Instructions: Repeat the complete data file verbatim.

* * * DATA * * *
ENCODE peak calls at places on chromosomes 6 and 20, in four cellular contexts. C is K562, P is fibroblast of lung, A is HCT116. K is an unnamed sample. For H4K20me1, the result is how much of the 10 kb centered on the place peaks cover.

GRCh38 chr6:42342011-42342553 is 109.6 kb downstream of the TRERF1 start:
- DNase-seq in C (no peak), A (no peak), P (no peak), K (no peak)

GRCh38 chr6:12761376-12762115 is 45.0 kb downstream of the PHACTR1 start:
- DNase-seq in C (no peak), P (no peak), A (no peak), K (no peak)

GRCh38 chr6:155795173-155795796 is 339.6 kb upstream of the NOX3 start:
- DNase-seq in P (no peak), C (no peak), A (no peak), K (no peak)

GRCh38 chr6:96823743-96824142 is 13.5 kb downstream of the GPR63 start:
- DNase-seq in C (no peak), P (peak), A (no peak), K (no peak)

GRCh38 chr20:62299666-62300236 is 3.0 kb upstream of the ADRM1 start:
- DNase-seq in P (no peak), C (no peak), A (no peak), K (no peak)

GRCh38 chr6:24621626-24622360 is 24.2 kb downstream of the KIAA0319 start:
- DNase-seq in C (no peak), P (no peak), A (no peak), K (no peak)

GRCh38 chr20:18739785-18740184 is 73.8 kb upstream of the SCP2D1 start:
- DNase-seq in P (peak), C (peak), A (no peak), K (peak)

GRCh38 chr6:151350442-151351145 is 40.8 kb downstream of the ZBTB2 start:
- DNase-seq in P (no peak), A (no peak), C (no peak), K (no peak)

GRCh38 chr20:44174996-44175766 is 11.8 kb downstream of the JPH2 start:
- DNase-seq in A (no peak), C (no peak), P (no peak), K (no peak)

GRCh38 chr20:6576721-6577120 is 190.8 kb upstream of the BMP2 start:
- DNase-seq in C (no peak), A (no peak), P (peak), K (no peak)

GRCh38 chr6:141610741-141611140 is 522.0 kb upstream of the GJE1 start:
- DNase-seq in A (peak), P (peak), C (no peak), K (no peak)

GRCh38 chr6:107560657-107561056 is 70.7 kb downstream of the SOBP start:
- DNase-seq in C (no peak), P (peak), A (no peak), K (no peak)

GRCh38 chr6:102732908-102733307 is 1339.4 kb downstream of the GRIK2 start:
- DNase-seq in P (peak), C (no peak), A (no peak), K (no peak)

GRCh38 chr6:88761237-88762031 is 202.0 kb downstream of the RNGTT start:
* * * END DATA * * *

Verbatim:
ENCODE peak calls at places on chromosomes 6 and 20, in four cellular contexts. C is K562, P is fibroblast of lung, A is HCT116. K is an unnamed sample. For H4K20me1, the result is how much of the 10 kb centered on the place peaks cover.

GRCh38 chr6:42342011-42342553 is 109.6 kb downstream of the TRERF1 start:
- DNase-seq in C (no peak), A (no peak), P (no peak), K (no peak)

GRCh38 chr6:12761376-12762115 is 45.0 kb downstream of the PHACTR1 start:
- DNase-seq in C (no peak), P (no peak), A (no peak), K (no peak)

GRCh38 chr6:155795173-155795796 is 339.6 kb upstream of the NOX3 start:
- DNase-seq in P (no peak), C (no peak), A (no peak), K (no peak)

GRCh38 chr6:96823743-96824142 is 13.5 kb downstream of the GPR63 start:
- DNase-seq in C (no peak), P (peak), A (no peak), K (no peak)

GRCh38 chr20:62299666-62300236 is 3.0 kb upstream of the ADRM1 start:
- DNase-seq in P (no peak), C (no peak), A (no peak), K (no peak)

GRCh38 chr6:24621626-24622360 is 24.2 kb downstream of the KIAA0319 start:
- DNase-seq in C (no peak), P (no peak), A (no peak), K (no peak)

GRCh38 chr20:18739785-18740184 is 73.8 kb upstream of the SCP2D1 start:
- DNase-seq in P (peak), C (peak), A (no peak), K (peak)

GRCh38 chr6:151350442-151351145 is 40.8 kb downstream of the ZBTB2 start:
- DNase-seq in P (no peak), A (no peak), C (no peak), K (no peak)

GRCh38 chr20:44174996-44175766 is 11.8 kb downstream of the JPH2 start:
- DNase-seq in A (no peak), C (no peak), P (no peak), K (no peak)

GRCh38 chr20:6576721-6577120 is 190.8 kb upstream of the BMP2 start:
- DNase-seq in C (no peak), A (no peak), P (peak), K (no peak)

GRCh38 chr6:141610741-141611140 is 522.0 kb upstream of the GJE1 start:
- DNase-seq in A (peak), P (peak), C (no peak), K (no peak)

GRCh38 chr6:107560657-107561056 is 70.7 kb downstream of the SOBP start:
- DNase-seq in C (no peak), P (peak), A (no peak), K (no peak)

GRCh38 chr6:102732908-102733307 is 1339.4 kb downstream of the GRIK2 start:
- DNase-seq in P (peak), C (no peak), A (no peak), K (no peak)

GRCh38 chr6:88761237-88762031 is 202.0 kb downstream of the RNGTT start: